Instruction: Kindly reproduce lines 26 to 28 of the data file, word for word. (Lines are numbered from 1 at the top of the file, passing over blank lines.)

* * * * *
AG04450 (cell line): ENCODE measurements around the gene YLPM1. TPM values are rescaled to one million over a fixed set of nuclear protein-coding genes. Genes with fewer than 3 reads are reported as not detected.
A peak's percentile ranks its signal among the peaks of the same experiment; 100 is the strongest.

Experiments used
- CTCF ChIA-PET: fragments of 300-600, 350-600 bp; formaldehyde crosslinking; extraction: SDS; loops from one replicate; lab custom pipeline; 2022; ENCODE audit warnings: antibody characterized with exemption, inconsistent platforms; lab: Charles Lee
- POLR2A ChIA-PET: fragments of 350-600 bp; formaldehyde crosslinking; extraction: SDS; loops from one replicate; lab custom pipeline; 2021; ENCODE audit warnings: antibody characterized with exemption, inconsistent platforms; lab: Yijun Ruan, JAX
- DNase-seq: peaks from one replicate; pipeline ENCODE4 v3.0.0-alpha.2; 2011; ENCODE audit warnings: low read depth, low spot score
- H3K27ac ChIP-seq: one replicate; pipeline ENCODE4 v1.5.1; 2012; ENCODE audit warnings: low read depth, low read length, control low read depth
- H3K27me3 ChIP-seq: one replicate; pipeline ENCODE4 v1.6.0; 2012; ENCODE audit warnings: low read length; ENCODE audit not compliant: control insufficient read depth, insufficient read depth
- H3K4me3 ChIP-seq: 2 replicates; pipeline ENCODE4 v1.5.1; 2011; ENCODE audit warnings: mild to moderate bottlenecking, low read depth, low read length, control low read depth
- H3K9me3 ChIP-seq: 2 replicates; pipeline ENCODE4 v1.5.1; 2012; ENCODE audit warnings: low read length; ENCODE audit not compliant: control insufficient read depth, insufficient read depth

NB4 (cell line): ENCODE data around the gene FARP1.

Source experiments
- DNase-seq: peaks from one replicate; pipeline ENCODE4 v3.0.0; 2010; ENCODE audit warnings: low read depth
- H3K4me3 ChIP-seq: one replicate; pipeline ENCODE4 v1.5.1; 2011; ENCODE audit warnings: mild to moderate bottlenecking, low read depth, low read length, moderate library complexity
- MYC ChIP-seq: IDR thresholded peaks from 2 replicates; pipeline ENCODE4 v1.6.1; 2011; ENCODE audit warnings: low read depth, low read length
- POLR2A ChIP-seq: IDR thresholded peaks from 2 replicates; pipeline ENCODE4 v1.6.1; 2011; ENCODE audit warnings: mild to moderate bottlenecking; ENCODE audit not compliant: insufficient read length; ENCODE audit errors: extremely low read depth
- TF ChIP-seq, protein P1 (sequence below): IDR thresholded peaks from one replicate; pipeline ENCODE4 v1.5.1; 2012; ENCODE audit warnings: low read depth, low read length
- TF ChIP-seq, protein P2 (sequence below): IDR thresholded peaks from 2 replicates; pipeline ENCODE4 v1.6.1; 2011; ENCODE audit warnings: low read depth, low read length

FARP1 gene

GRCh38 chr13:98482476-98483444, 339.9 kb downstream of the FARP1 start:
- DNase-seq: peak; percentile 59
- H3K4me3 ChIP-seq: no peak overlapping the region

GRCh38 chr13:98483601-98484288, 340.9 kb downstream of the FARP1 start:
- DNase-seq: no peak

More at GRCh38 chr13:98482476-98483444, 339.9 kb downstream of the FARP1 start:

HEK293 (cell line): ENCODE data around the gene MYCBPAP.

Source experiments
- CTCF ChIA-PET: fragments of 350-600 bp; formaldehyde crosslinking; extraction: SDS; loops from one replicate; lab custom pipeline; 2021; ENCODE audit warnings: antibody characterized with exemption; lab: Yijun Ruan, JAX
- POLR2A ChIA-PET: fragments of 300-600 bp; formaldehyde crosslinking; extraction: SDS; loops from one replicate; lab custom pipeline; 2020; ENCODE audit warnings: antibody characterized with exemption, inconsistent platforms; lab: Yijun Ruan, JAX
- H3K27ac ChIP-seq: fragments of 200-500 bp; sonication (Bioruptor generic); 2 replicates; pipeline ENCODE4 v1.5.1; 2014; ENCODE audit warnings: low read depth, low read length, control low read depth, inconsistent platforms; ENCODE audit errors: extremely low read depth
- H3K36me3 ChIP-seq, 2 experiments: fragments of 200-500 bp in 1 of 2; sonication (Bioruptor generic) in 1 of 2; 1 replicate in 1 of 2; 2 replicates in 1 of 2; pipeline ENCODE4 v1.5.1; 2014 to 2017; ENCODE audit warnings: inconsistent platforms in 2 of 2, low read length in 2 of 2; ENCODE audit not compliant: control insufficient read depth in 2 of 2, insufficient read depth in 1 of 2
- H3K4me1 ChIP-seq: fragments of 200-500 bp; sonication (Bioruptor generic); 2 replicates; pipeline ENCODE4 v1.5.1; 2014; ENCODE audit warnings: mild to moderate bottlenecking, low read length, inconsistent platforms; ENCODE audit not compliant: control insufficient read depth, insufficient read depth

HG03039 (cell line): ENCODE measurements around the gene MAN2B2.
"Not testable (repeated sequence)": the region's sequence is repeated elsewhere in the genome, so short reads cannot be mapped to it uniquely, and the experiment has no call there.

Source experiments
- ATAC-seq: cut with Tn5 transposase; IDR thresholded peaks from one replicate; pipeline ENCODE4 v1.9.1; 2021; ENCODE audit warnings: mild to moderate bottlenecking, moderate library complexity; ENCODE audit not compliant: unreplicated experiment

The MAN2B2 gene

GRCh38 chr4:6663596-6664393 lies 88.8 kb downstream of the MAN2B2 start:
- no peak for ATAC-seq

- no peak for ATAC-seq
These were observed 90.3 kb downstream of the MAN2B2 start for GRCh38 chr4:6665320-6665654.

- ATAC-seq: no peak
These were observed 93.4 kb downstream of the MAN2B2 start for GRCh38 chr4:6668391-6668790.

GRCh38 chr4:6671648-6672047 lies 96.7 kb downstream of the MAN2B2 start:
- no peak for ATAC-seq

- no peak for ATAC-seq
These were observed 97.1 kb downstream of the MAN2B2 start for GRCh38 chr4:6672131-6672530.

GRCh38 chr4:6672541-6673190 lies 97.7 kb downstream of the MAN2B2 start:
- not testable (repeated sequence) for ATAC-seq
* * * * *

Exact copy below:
HEK293 (cell line): ENCODE data around the gene MYCBPAP.

Source experiments
- CTCF ChIA-PET: fragments of 350-600 bp; formaldehyde crosslinking; extraction: SDS; loops from one replicate; lab custom pipeline; 2021; ENCODE audit warnings: antibody characterized with exemption; lab: Yijun Ruan, JAX